Premiumization has long been a buzzword in the spirits industry, and right now the category spearheading that trend is Tequila. According to Impact Databank, most of the top premium, super-premium, and luxury-priced Tequila brands grew in 2020, while all of the top sub-premium labels suffered. Jose Cuervo, the No.-1 Tequila in the United States, increased 21.5% to 4.7 9-liter million cases last year, and its portfoliomate, the No.-3 brand 1800, advanced 31.2% to 1.5 million cases. The No.-2 Tequila, Patrón, jumped 25.2% to 2.7 million cases, and No.-4 Hornitos rose 11.7% to roughly 1.1 million cases. Rounding out the top five is Diageo’s Don Julio, which saw a 24.5% surge to about 1.1 million cases as well. Overall, Tequila depleted 20.7 million cases in the U.S. market last year, an increase of 13.5%, according to Impact Databank.
As was the case with other categories, Tequila consumption in 2020 shifted significantly from the on-premise to the off-premise, with the closing of many bars and restaurants across the world due to the Covid-19 crisis. “We saw unprecedented growth in the e-commerce space—our digital commerce business grew five-fold from the previous year,” says Chloe Lloyd-Jones, vice president of marketing for North America at Patrón. “And in the last five years, the Tequila category has seen 41% growth, according to Impact Databank.”
Patrón connected last year with campaigns like “Cinco Simply,” an Instagram Live campaign that featured more than 20 bartenders demonstrating how to honor Cinco de Mayo simply at home. The events raised money for the hospitality industry. “We showed up to support all the bartenders and restaurant owners that supported us over the years,” Lloyd-Jones adds.
This year, Patrón has unveiled the Patrón X JonBoy Margarita Collection Kit in collaboration with the celebrity tattoo artist for consumers to create their own Cinco de Mayo celebrations. “As we continued to see demand for at-home cocktails, combined with e-commerce shopping, there was an opportunity for us to bring a customizable experience right to our audience’s doorstep,” Lloyd-Jones says.
Beam Suntory-owned Hornitos also partnered with a celebrity tattoo artist in 2020, teaming up with Dr. Woo to help launch his skincare line as part of multi-year platform “The Shot Fund.” This coincides with Hornitos’ “A Shot Worth Taking” campaign that was inspired by the brand’s history of being enjoyed as a shot. It also aims to empower and support creative entrepreneurs like photographer Paul Octavious, whose Black Archivist program provides cameras to Black artists. “Channeling Hornitos helped us navigate the changing circumstances, while supporting our partners who were striving to do the same,” says Beth Krigel, senior marketing director for U.S. & Global Tequila at Beam Suntory.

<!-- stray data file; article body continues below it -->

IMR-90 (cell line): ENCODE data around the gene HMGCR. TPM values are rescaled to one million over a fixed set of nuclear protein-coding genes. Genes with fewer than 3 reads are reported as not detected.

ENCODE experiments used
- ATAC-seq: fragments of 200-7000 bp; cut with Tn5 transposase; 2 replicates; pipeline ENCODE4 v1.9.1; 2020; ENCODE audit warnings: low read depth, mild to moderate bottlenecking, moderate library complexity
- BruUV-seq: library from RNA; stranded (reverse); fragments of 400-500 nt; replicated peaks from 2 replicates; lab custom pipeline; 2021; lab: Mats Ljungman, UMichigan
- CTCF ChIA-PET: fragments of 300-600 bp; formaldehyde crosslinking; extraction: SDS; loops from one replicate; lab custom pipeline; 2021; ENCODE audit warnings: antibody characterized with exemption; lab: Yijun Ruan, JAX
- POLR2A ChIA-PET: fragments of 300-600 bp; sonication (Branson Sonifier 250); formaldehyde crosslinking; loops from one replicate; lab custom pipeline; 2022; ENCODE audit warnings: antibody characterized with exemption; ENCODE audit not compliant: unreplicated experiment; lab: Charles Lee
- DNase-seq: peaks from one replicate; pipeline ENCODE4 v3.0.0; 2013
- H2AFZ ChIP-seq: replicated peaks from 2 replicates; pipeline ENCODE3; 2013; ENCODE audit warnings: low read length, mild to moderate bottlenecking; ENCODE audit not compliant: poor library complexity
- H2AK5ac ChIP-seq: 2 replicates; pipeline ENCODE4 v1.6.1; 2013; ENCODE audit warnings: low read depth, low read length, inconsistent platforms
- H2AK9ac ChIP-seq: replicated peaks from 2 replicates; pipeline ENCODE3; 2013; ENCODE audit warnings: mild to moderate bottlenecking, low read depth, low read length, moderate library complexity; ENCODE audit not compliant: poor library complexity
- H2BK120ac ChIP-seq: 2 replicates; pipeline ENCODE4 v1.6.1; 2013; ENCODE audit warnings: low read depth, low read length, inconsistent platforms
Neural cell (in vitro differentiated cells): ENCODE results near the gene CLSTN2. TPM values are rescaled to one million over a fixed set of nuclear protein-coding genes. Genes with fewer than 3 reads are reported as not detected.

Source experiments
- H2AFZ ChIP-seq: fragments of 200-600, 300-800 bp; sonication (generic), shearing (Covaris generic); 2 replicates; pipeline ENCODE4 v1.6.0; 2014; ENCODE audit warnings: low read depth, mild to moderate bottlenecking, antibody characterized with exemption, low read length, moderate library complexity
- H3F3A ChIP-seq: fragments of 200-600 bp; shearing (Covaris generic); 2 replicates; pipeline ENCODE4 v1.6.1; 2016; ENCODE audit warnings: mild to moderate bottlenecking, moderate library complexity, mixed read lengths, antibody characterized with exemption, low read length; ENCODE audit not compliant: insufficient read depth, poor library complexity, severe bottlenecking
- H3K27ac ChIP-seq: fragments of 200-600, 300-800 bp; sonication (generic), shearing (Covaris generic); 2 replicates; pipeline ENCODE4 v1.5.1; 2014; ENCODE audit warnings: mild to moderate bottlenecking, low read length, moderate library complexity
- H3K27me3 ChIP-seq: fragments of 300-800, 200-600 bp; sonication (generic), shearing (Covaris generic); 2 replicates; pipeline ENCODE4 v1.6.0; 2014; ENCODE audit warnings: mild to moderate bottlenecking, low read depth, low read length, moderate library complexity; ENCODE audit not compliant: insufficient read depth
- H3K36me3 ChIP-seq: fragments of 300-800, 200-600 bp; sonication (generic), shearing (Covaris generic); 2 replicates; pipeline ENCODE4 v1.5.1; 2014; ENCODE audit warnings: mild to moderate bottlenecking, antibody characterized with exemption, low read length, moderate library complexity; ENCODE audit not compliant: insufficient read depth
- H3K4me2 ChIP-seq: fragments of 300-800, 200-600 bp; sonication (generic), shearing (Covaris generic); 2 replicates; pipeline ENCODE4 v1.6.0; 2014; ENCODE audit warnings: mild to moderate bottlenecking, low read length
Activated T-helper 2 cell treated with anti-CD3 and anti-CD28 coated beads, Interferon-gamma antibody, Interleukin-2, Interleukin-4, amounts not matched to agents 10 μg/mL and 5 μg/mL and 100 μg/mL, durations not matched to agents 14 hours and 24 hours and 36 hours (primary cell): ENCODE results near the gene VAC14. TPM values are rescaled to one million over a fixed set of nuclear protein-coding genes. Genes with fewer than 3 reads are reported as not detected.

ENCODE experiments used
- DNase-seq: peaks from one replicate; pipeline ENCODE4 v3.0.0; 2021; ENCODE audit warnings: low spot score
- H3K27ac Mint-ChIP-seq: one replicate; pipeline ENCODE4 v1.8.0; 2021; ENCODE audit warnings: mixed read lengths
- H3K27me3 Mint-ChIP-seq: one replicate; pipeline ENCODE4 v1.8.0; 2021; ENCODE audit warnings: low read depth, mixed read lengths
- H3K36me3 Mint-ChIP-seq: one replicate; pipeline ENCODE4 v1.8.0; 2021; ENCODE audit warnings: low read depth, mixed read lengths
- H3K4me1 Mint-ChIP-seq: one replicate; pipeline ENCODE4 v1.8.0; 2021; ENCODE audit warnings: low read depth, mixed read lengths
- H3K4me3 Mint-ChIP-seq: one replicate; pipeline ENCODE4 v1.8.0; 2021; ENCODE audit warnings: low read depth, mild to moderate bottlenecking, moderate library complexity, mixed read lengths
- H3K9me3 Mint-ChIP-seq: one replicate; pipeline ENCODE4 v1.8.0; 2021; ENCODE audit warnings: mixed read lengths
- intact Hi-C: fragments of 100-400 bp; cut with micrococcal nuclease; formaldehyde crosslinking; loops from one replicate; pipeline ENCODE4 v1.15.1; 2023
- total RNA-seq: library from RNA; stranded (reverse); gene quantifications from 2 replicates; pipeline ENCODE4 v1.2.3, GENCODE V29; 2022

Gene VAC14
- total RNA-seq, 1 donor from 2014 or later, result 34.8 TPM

Hornitos also maintained its relationships with the on-premise by developing cocktails-to-go programming. Krigel notes that mixologists adapted Hornitos-based Margaritas into their carryout formats. The brand has continued to build upon 2020’s off-premise surge with the introduction of Hornitos Tequila Seltzer, a new range of RTD cocktails made with Hornitos Plata that debuted in March. The 5% abv RTDs are currently available in Mango and Lime flavors and sell for $12 a 4-pack of 12-ounce cans. Hornitos also recently unveiled a line of premixed Margaritas ($22 a 1.75-liter), made with Plata Tequila, in Lime & Hibiscus, Strawberry Tamarind, and Pineapple Poblano expressions. “The rise of at-home cocktail occasions in the last year has only served to fast-track the trends that were already driving momentum behind the RTD category,” Krigel says.
Quality Equals Quantity
While convenience has been playing a larger role lately, consumers haven’t been skimping on quality, and brands like Don Julio have benefited from the move upscale. “As the Tequila category continues to grow, people are educating themselves and realizing that Tequila is one of the world’s most complex spirits,” says Christina Choi, senior vice president of Tequila for Diageo North America.